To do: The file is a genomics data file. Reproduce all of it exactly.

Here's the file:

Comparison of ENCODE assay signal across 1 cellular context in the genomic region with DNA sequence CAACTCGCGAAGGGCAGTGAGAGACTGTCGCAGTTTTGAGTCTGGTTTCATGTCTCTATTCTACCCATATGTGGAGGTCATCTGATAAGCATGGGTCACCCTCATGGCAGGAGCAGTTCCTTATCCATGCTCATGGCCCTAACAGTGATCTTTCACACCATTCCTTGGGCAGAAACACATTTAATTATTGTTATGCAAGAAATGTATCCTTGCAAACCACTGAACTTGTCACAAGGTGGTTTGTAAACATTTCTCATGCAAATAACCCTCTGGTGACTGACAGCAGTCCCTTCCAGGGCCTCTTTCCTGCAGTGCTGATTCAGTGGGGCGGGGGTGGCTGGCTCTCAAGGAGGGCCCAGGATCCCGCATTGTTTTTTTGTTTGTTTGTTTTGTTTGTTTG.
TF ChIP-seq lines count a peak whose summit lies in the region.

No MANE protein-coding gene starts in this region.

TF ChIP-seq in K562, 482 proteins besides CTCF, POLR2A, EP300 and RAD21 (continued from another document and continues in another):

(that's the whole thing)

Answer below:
Comparison of ENCODE assay signal across 1 cellular context in the genomic region with DNA sequence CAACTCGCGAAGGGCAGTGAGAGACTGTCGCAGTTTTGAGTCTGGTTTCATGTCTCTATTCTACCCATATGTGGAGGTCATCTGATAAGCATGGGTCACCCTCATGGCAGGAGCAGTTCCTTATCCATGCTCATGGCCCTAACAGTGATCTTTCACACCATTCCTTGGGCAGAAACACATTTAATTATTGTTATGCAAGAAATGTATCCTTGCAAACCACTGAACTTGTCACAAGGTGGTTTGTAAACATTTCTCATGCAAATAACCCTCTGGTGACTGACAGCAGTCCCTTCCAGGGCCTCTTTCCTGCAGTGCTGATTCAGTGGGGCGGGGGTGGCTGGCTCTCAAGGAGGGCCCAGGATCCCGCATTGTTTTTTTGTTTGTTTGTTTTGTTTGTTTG.
TF ChIP-seq lines count a peak whose summit lies in the region.

No MANE protein-coding gene starts in this region.

TF ChIP-seq in K562, 482 proteins besides CTCF, POLR2A, EP300 and RAD21 (continued from another document and continues in another):